In 2022, we launched a Judicial Review as one of the last chances to stop Aberpergwm deep coal mine extension in South Wales, and keep up to 42 million tonnes of coal in the ground. Many of you donated generously to make that legal challenge possible, and our legal team worked tirelessly to deliver a razor-sharp case. However, on 19th May 2023, the Judicial Review decision upheld the mine to continuing to operate until 2039 to the tune of over 100 million tonnes of CO2.
This judgement comes fewer than two months after the IPCC released a report sounding the ‘final warning’ of irreversible and catastrophic climate change. Although ultimately the judge’s decision upholds the Aberpergwm coal mine in the midst of our climate crisis, the judgment agrees with our legal team on a number of crucial points, creating some optimism around a possible appeal. An appeal is no light undertaking in time and funding… but we need to throw everything we’ve got at stopping this when literally everything is on the line with climate-trashing projects like Aberpergwm coal mine. We’d definitely need your help via a new appeal crowd funder if our expert legal team advise us this is the way to go. If you’re able to chip in to pay for our current legal advice, our judicial review CrowdJustice crowdfunding page is still open.
In 2021, the International Energy Agency set out a pathway to reach net-zero by 2050, in which for both energy generation and the steel industry, “[n]o new coal mines or extensions of existing ones are needed…existing sources of production are sufficient to cover demand through to 2050” (p103). In addition, Port Talbot Steelworks and British Steel steelworks are negotiating with the UK Government to cut coal out of their steel manufacturing. There is no need-case for the Aberpergwm coal mine, whereas the need-case to keep all coal in the ground is a liveable planet.
Progress is uneven and marked by setbacks like this, but we’ve won against 23 coal mines in the UK—there's 4 more to go, and to finally close the door to any new coal mines. We hope you’re with us until the end. Subscribe to our mailing list to keep updated on our campaigns and get involved.
We are an environmental organisation dedicated to ending coal mining and use in the UK for the sake of our collective climate and ecosystems. So you’d think we’d celebrate the claim by Merthyr (South Wales) Ltd that it will finally stop mining coal today at Ffos-y-fran in Merthyr Tydfil, South Wales. But we’re not. Because the abject failure of Merthyr County Borough Council to stop…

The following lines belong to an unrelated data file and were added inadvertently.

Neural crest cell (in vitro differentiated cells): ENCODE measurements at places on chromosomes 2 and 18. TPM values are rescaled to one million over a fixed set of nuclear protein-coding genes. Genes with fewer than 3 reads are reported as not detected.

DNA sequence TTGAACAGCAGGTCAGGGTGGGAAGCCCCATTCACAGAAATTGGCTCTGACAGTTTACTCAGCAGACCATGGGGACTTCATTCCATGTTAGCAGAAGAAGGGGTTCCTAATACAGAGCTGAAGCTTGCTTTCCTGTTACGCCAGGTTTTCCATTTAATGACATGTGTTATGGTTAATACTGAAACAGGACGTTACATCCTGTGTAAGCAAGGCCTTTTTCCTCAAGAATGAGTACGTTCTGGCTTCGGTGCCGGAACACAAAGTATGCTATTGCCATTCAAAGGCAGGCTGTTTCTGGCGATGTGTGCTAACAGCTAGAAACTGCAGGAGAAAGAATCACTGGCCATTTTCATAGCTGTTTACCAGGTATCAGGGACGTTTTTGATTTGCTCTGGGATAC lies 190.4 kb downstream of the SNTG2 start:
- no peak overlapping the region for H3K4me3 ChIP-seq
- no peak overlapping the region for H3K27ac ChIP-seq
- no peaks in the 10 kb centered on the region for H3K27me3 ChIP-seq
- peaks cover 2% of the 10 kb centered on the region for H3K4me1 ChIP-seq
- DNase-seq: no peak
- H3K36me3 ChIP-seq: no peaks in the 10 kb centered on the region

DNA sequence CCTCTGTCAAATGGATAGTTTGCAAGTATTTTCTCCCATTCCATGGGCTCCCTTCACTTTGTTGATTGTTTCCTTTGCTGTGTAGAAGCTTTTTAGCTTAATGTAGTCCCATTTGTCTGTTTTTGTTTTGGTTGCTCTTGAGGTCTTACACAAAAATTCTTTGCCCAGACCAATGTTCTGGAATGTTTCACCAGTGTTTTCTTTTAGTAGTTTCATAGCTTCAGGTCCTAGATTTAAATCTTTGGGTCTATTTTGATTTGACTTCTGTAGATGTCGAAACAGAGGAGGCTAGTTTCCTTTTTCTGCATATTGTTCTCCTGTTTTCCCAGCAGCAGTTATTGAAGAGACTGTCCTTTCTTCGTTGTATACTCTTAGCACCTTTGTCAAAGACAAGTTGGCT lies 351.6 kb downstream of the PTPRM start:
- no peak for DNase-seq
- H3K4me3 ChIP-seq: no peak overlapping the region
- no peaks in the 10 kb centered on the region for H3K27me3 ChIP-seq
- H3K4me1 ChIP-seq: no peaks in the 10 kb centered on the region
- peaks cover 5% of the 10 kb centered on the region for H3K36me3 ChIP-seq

People hailing from Cumbria to London, and everywhere in between, descended on the Mines and Money Conference in London across two days (28th-29th Nov 2023). We demanded that investors stop pouring cash into the mining sector, and instead invest in our collective future. Together with Fossil Free London and other groups, we greeted investors with…
The insurers that have ruled out underwriting the mine are AEGIS Managing Agency, Argenta Syndicate Management, Hannover Re and Talanx. These are the first financial institutions to rule out any involvement with the project, and the win represents a new phase in the campaign to stop the project from going ahead.
Today’s global actions focused specifically on the state-owned China Export & Credit Insurance Corporation (Sinosure), the Export-Import Bank of China (China Exim), and the Industrial and Commercial Bank of China (ICBC). Sinosure is said to be in advanced talks with the Ugandan government about providing credit for the project.
On 18th October dozens of protesters staged a sit-in occupation of the plush City of London offices of ten Lloyd’s of London insurers demanding they rule out insuring the proposed West Cumbria coal mine and East Africa Crude Oil Pipeline (EACOP).
Global mining companies are coming to London soon attempting to find investors in their ruinous projects at the Mines and Money Conference (28th to 30th November). Join our protests against it!
01 September 2022: Merthyr (South Wales) Ltd applies for a S.73 time extension to mine coal from Ffos-y-fran, and to accordingly delay and vary restoration works.
06 September 2022: Planning permission ends for coal mining at the Ffos-y-fran site, after 15 years and 3 months of operations.
12 September 2022: first reports to MTCBC have been made by local residents of coaling beyond the end of planning permission.
Over 30 Welsh NGOs and businesses have signed a letter to Welsh Minister Julie James and Deputy Minister Lee Waters, demanding they draw a line in the sand and announce ban on any further coal mines on Welsh soil. The letter was delivered on 11th October 2023.
On 15th September 2023, The Guardian reported that Tata Steel accepted Government funding to avoid closing its steelworks in Port Talbot, South Wales, by decarbonising it instead – but at a loss of up to 3,000 jobs. The UK Government is providing £500 million, and Tata Steel is expected to provide another £725 million…